A majority of studies on understanding air pollution in individual cities have focused on the national capital, New Delhi [e.g., [5, 8, 9]]. Other cities have not received as much attention even though they would account for a profound majority of urban population. In a recent study, field-observed PM10 data were used with a scaling factor to estimate PM2.5 for twenty-nine cities and it was concluded that the most important cause for premature mortality was ischemic heart disease, followed by stroke, chronic obstructive pulmonary disease, lower respiratory infection and lung cancer [10]. However, contribution of different chemical components to PM2.5 and premature mortality was not assessed.
In this work, we used a nested chemical transport model (GEOS-Chem) to determine the premature mortality [by ischemic heart disease (IHD), chronic obstructive pulmonary disease (COPD), stroke and lung cancer (LC)] due to PM2.5 exposure in 53 UAs of India for the year 2010. We then estimated the contribution of different chemical components of PM2.5 (SO42−, NO3, NH4+, BC and OC) to the monthly, seasonal and annual PM2.5 concentrations in each UA. The impact of these 5 chemical components of PM2.5 on the premature mortalities in 53 UA of India was also performed. Quantification of the contribution of different components may help in prioritizing city-specific, activity-specific, emission control technologies within any broad emission category (e.g., power plants or vehicular transportation).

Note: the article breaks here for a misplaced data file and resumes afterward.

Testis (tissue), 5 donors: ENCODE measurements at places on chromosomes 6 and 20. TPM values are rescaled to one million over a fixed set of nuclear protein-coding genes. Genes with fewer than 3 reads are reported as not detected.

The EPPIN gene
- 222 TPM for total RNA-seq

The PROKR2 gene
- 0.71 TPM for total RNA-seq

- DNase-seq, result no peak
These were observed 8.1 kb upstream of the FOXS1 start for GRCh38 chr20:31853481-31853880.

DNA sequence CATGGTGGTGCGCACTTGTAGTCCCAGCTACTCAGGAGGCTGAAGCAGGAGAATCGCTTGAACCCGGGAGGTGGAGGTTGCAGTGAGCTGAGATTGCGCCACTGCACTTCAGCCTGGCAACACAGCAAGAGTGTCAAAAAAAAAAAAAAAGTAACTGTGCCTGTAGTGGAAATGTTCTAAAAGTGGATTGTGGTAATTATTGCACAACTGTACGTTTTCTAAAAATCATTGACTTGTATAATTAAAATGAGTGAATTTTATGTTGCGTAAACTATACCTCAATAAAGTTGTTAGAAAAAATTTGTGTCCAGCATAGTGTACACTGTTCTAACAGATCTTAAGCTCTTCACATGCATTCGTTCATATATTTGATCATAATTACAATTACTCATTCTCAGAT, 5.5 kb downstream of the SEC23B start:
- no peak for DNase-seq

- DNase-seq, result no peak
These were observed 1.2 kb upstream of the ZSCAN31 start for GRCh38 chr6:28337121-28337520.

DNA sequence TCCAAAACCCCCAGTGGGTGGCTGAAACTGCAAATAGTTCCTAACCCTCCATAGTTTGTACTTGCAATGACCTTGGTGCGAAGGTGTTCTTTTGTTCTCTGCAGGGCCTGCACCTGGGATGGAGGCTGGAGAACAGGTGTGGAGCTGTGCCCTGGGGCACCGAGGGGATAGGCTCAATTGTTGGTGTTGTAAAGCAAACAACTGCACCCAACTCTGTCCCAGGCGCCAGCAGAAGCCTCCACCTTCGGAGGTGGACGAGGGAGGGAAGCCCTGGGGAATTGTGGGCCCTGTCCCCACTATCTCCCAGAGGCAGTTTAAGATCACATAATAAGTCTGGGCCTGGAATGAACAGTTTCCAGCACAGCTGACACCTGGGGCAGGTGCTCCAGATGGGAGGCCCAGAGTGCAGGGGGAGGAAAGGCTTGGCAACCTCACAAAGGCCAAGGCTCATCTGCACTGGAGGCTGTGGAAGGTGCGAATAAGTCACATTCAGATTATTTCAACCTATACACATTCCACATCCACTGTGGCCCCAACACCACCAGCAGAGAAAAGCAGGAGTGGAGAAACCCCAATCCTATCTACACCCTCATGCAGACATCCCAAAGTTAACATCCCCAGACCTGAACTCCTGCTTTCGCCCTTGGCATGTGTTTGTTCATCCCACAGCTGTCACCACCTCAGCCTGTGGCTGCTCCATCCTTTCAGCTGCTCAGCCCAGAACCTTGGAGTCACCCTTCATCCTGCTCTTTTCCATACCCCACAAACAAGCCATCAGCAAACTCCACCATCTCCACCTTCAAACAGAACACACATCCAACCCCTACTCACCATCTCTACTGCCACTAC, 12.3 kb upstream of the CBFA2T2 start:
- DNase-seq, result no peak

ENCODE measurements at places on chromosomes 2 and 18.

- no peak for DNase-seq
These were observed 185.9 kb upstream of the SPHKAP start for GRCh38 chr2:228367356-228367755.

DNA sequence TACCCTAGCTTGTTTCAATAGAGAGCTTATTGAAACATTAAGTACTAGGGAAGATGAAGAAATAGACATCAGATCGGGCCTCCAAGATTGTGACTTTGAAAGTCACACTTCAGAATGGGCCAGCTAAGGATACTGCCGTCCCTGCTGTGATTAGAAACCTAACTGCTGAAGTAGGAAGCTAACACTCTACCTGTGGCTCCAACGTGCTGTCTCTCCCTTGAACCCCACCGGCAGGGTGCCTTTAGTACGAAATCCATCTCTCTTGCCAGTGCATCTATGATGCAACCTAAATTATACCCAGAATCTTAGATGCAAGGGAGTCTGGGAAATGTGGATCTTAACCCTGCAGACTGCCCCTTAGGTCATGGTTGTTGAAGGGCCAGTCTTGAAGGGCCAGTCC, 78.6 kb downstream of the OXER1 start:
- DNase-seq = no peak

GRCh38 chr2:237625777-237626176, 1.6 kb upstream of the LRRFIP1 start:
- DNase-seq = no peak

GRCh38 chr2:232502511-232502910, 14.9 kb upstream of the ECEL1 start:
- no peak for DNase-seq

2. Materials and Methods

2.1. Model Description and Setup

GEOS-Chem is a 3-dimensional atmospheric chemical transport model (http://acmg.seas.harvard.edu/geos/) driven by assimilated meteorological data from the Goddard Earth Observing System (GEOS). We simulated PM2.5 concentrations over India using the 0.5° × 0.625° Asian nested grid in GEOS-Chem version v12.1.1 (11°S–55°N, 60°E–150°E) for the year 2010, which uses MERRA2 meteorological data. Boundary conditions for the nested simulation were generated every 3 h from the global 4° × 5° version of the model [11]. Fully coupled simulations included O3-NOx-hydrocarbon chemistry, aerosols and gas-aerosol phase partitioning, and dry and wet deposition schemes [1218].
Global anthropogenic emissions were from the Community Emissions Data System (CEDS) except for NH3 emissions, which were from the Global Emission Initiative (GEIA) inventory [19]. Anthropogenic emissions over the Asian region (nested grid) were from MIX inventory [20]. The MIX emission inventory for 2010 considers ten species [SO2, NOx, NH3, CO, non-methane volatile organic carbon (NMVOC), PM10, PM2.5, BC, OC and CO2] from five different sectors (residential, industry, power, transport and agriculture) [20]. Total anthropogenic and natural emissions over the Indian region are presented in the Supplementary Material (Table S1 and Fig. S1). Each simulation was made for 18 months, with the first 6 months as spin-up for both global (4° × 5°) and the nested (0.5° × 0.625°) models [21].